House Intelligence Committee Chairman Devin Nunes, left, said the Board is mulling testify about the idea of inviting Chief Justice John Roberts, prior to the Congress.
House Intelligence Committee Chairman Devin Nunes, R-Calif., said Wednesday the panel has to testify mulling over the idea of inviting Chief Justice John Roberts, to the Congress as part of his Committee’s investigation of the FISA courts.
In an interview with radio host Hugh Hewitt, Nunes was asked if he spoke with Roberts about his knowledge of the intelligence abuses by the Ministry of justice and the FBI during the 2016 Trump campaign, The hill reported.
“This is something that we fought,” said Nunes, to speak to his colleagues, the members of the Committee.
As chief justice Roberts appoints the FISA court judges.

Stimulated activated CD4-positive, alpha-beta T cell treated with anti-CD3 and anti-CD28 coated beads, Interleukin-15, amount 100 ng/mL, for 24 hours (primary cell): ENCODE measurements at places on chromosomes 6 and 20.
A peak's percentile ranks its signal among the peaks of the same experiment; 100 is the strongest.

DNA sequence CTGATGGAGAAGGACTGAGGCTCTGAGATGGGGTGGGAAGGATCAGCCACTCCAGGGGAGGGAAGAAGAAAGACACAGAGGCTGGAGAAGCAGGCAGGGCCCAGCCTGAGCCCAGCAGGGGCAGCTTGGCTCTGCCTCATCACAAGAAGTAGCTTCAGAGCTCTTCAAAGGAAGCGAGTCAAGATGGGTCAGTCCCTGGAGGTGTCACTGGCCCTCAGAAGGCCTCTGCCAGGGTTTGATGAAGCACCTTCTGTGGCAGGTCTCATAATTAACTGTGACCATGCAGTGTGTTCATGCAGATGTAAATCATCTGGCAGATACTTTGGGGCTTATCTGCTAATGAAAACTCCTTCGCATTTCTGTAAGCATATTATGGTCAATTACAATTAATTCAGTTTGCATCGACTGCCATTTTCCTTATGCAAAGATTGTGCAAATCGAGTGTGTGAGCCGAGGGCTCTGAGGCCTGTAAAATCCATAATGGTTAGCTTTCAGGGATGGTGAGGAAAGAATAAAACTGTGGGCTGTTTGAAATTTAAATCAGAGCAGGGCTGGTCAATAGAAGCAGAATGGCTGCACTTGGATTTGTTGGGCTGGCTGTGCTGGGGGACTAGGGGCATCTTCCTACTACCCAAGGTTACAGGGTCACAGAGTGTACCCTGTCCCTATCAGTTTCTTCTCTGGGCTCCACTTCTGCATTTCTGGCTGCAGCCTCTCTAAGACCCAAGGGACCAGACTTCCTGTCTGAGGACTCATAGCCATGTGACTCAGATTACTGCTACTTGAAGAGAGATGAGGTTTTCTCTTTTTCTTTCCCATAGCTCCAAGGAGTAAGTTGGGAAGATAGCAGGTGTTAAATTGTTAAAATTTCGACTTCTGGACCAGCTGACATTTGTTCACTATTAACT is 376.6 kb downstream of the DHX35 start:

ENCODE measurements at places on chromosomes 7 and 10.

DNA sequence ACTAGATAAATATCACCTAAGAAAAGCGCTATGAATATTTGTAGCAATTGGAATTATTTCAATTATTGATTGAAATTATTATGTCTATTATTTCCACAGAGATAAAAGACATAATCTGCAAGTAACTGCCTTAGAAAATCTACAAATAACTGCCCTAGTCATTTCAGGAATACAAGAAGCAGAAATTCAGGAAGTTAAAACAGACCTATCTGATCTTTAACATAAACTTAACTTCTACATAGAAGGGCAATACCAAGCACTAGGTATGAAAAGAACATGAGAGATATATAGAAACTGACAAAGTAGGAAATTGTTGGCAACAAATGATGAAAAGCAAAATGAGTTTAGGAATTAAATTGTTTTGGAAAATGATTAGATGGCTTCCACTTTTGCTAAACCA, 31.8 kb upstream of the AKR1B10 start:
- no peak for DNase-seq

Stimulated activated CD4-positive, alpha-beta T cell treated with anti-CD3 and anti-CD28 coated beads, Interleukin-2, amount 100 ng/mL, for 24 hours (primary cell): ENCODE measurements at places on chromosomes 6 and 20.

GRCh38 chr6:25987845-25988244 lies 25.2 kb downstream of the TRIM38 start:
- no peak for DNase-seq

“We decided that we wanted to conclude the FISA part of the abuse, before we get to the courts. In a next step, with the courts is not to make you be aware of if you already know that this is happening by watching the news. So we will have a letter to the court.”
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Nunes added that the Committee is struggling with his next step, because of the “separation of powers Problem.”
“It is, it is a debate now on whether to just send it to the Supreme court or send it to the FISA court,” he said, referring to the letter.
“If, somehow, in this case lands before the Supreme court, somehow, in some way, by sending a letter to Roberts, they do conflict-court?”
NUNES TOLD FOX NEWS THE MEMO WAS PUBLISHED, THE PUBLIC OBLIGATION
Just last week, the House Intelligence Committee, has a four-published-page memo, written by Nunes, who claims that intelligence abuse by the DOJ and FBI during the 2016 Trump’s campaign, citing a high-ranking government officials, who said the two authorities would never surveillance sought guarantees in the absence of the controversial anti-Trump dossier financed by the Democrats.
When speaking about the probability that Roberts would speak to the Committee, Nunes said that he was “not aware of any time where a judge is, for lack of a better term, testified before the Congress.”